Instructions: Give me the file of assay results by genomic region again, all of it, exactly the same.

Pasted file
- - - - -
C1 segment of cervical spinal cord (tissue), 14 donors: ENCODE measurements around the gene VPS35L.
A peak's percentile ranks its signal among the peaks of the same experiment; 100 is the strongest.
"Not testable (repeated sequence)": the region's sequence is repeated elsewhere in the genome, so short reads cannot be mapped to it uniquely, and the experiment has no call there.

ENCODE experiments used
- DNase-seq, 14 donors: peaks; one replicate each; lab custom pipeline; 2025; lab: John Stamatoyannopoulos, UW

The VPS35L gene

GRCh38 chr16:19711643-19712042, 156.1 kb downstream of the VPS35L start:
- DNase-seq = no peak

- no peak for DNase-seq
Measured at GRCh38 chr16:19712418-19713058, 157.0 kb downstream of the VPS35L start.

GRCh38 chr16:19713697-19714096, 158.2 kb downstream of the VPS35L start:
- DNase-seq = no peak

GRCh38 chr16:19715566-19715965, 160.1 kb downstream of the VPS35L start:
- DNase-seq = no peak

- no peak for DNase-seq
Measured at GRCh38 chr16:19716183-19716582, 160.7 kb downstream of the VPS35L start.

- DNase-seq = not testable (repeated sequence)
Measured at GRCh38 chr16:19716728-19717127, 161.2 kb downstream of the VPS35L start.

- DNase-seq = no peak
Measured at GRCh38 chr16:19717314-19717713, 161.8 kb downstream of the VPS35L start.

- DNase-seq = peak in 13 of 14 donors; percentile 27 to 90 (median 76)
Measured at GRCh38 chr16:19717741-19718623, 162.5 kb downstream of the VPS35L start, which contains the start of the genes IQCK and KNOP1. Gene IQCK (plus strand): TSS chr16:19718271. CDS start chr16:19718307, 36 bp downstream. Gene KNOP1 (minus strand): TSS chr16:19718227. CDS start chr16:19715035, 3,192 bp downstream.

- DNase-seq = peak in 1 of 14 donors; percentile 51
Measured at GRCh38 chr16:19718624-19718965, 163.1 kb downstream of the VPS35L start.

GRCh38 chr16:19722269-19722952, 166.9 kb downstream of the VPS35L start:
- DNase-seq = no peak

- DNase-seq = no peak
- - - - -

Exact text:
C1 segment of cervical spinal cord (tissue), 14 donors: ENCODE measurements around the gene VPS35L.
A peak's percentile ranks its signal among the peaks of the same experiment; 100 is the strongest.
"Not testable (repeated sequence)": the region's sequence is repeated elsewhere in the genome, so short reads cannot be mapped to it uniquely, and the experiment has no call there.

ENCODE experiments used
- DNase-seq, 14 donors: peaks; one replicate each; lab custom pipeline; 2025; lab: John Stamatoyannopoulos, UW

The VPS35L gene

GRCh38 chr16:19711643-19712042, 156.1 kb downstream of the VPS35L start:
- DNase-seq = no peak

- no peak for DNase-seq
Measured at GRCh38 chr16:19712418-19713058, 157.0 kb downstream of the VPS35L start.

GRCh38 chr16:19713697-19714096, 158.2 kb downstream of the VPS35L start:
- DNase-seq = no peak

GRCh38 chr16:19715566-19715965, 160.1 kb downstream of the VPS35L start:
- DNase-seq = no peak

- no peak for DNase-seq
Measured at GRCh38 chr16:19716183-19716582, 160.7 kb downstream of the VPS35L start.

- DNase-seq = not testable (repeated sequence)
Measured at GRCh38 chr16:19716728-19717127, 161.2 kb downstream of the VPS35L start.

- DNase-seq = no peak
Measured at GRCh38 chr16:19717314-19717713, 161.8 kb downstream of the VPS35L start.

- DNase-seq = peak in 13 of 14 donors; percentile 27 to 90 (median 76)
Measured at GRCh38 chr16:19717741-19718623, 162.5 kb downstream of the VPS35L start, which contains the start of the genes IQCK and KNOP1. Gene IQCK (plus strand): TSS chr16:19718271. CDS start chr16:19718307, 36 bp downstream. Gene KNOP1 (minus strand): TSS chr16:19718227. CDS start chr16:19715035, 3,192 bp downstream.

- DNase-seq = peak in 1 of 14 donors; percentile 51
Measured at GRCh38 chr16:19718624-19718965, 163.1 kb downstream of the VPS35L start.

GRCh38 chr16:19722269-19722952, 166.9 kb downstream of the VPS35L start:
- DNase-seq = no peak

- DNase-seq = no peak